[W]e gather at a time of tremendous opportunity… For decades, the circle of liberty and security and development has been expanding in our world… Now we have the historic chance to widen the circle even further, to fight radicalism and terror with justice and dignity, to achieve a true peace, founded on human freedom.
I’m struck by the optimism and the vision. We have a unique opportunity to do good. We must seize it.
[The] bright line between justice and injustice -- between right and wrong -- is the same in every age, and every culture, and every nation...
Eventually, there is no safe isolation from terror networks, or failed states that shelter them, or outlaw regimes, or weapons of mass destruction. Eventually, there is no safety in looking away, seeking the quiet life by ignoring the struggles and oppression of others… Our security is not merely found in spheres of influence, or some balance of power. The security of our world is found in the advancing rights of mankind.
This is the lesson of 9/11. George Bush has learned it; John Kerry has not.
We're determined to end the state sponsorship of terror -- and my nation is grateful to all that participated in the liberation of Afghanistan. We're determined to prevent proliferation, and to enforce the demands of the world -- and my nation is grateful to the soldiers of many nations who have helped to deliver the Iraqi people from an outlaw dictator.
Have you ever heard John Kerry express gratitude to those who have helped bear the burden?
[T]he Security Council promised serious consequences for [Saddam’s] defiance. And the commitments we make must have meaning. When we say "serious consequences," for the sake of peace, there must be serious consequences.
Every parent knows that threats without consequences undermine authority. U.S. threats carry weight; U.N. threats do not.
Our great purpose is to build a better world beyond the war on terror.
Again, vision. The war is the process, a transition. Even victory isn’t the goal. It’s just a crucial step toward a grander goal.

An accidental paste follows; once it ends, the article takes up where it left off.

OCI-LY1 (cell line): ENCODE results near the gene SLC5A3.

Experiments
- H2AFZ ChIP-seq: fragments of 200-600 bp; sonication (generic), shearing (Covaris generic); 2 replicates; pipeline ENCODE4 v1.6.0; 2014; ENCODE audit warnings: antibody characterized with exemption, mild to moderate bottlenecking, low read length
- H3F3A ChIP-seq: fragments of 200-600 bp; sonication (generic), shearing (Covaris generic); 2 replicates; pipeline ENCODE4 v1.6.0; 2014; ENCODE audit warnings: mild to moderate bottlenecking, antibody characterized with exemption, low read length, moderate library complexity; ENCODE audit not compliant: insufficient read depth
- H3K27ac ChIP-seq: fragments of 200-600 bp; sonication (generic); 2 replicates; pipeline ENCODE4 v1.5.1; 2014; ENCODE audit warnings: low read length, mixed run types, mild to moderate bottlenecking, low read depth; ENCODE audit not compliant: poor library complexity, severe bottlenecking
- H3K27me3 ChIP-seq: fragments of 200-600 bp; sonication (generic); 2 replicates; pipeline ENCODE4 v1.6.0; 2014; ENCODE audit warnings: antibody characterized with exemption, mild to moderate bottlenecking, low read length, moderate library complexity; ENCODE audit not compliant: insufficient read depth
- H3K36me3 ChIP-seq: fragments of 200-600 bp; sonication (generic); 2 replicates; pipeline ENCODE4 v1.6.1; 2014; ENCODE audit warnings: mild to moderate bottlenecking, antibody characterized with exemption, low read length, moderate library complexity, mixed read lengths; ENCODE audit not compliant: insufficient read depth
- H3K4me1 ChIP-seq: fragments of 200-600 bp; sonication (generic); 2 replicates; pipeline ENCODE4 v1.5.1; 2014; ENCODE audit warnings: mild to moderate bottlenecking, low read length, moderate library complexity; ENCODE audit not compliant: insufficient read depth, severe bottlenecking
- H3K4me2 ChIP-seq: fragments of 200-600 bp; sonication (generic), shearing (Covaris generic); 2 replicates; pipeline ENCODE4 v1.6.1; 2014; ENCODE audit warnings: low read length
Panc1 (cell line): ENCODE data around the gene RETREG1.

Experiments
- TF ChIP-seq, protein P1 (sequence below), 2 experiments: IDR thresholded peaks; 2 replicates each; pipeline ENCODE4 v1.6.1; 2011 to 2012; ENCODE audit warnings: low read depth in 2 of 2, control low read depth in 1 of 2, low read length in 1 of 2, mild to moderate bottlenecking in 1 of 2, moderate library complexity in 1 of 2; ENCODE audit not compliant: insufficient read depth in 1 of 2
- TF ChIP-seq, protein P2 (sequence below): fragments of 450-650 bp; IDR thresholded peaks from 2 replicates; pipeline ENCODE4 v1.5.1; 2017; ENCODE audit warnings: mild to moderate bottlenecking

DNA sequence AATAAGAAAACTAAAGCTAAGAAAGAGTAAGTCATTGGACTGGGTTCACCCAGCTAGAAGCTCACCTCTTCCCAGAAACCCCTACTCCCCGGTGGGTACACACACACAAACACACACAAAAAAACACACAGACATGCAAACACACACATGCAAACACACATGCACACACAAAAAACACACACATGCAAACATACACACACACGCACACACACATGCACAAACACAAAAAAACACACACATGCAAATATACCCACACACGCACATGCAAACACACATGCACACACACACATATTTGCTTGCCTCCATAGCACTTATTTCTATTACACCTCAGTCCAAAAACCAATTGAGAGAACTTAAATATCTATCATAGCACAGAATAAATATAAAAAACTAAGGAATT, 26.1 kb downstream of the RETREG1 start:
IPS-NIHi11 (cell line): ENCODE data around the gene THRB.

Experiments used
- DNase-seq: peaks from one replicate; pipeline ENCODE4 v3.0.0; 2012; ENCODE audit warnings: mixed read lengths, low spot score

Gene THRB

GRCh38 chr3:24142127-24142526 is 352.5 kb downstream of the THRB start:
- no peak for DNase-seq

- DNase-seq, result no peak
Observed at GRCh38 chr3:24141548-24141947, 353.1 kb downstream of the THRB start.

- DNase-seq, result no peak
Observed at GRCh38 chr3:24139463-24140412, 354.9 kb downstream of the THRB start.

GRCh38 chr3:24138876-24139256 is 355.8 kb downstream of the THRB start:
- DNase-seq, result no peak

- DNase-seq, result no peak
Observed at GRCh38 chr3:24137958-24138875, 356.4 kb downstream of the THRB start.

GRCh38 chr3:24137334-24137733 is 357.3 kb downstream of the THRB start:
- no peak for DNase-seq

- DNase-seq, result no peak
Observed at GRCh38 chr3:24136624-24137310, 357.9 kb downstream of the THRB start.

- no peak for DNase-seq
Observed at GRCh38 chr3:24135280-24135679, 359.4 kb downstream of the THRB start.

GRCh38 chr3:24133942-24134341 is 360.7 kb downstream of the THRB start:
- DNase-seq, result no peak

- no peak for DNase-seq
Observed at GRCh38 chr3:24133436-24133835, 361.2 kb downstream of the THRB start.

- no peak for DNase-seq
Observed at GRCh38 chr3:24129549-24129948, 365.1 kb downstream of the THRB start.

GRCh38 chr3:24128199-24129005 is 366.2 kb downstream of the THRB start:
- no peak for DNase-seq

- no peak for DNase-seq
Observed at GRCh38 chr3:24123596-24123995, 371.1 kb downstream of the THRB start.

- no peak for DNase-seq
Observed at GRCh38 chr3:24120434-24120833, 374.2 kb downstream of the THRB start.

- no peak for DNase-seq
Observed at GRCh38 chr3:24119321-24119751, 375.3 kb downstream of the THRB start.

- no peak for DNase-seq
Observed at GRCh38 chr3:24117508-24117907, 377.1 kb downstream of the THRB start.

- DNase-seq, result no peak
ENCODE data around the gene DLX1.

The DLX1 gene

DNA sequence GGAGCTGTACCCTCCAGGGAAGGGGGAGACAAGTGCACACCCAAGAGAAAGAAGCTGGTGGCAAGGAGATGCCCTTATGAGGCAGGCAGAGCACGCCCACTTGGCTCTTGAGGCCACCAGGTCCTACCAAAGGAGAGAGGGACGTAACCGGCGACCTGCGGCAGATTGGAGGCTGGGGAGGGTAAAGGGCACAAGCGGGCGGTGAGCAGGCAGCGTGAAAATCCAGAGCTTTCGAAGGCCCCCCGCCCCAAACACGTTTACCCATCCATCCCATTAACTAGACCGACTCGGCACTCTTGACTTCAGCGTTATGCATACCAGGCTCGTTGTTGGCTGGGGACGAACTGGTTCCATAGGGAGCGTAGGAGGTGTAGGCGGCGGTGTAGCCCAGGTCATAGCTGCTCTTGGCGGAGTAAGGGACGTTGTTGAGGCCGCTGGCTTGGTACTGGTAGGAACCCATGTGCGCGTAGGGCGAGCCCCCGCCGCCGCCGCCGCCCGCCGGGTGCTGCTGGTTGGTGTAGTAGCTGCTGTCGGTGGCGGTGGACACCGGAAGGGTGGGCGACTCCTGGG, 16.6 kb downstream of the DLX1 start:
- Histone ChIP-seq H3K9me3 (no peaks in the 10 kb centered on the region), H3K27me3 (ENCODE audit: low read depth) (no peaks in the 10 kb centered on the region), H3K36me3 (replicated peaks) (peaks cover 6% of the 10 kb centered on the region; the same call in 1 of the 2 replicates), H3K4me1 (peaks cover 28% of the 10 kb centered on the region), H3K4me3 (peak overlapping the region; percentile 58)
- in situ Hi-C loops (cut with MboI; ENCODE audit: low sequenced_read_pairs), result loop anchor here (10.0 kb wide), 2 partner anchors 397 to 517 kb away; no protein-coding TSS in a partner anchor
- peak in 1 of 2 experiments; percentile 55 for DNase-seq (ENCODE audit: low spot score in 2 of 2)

Because we believe in human dignity, peaceful nations must stand for the advance of democracy. No other system of government has done more to protect minorities, to secure the rights of labor, to raise the status of women, or to channel human energy to the pursuits of peace.
Contrast this with John Kerry’s words:
I think that politically, historically, the one thing that people try to do, that society is structured on as a whole, is an attempt to satisfy their felt needs, and you can satisfy those needs with almost any kind of political structure, giving it one name or the other. In this name it is democratic; in others it is communism; in others it is benevolent dictatorship. As long as those needs are satisfied, that structure will exist.
To be fair, that was 30 years ago, but has Mr. Kerry given us any reason to believe he feels any differently today?
Returning to the President’s speech:
We can expect terrorist attacks to escalate as Afghanistan and Iraq approach national elections. The work ahead is demanding. But these difficulties will not shake our conviction that the future of Afghanistan and Iraq is a future of liberty. The proper response to difficulty is not to retreat, it is to prevail.
I love that last line, because that’s the heart of it. We will do the right thing, not the easy thing. Success should be our compass, not “finding an exit strategy.”
History will honor the high ideals of [the United Nations]. The charter states them with clarity: "to save succeeding generations from the scourge of war," "to reaffirm faith in fundamental human rights," "to promote social progress and better standards of life in larger freedom."
History will honor those ideals, but, sadly, not the organization that professes them but does not animate them. It is the U.S. that most faithfully serves them in all the world, and most distinctively in Iraq.
Let history also record that our generation of leaders followed through on these ideals, even in adversity. Let history show that in a decisive decade, members of the United Nations did not grow weary in our duties, or waver in meeting them. I'm confident that this young century will be liberty's century. I believe we will rise to this moment, because I know the character of so many nations and leaders represented here today. And I have faith in the transforming power of freedom.
May God bless you.
Vision. I repeat. John Kerry could not have given this speech.
Update: More on this from John Addis, who describes himself as more "anti-Kerry" than "pro-Bush.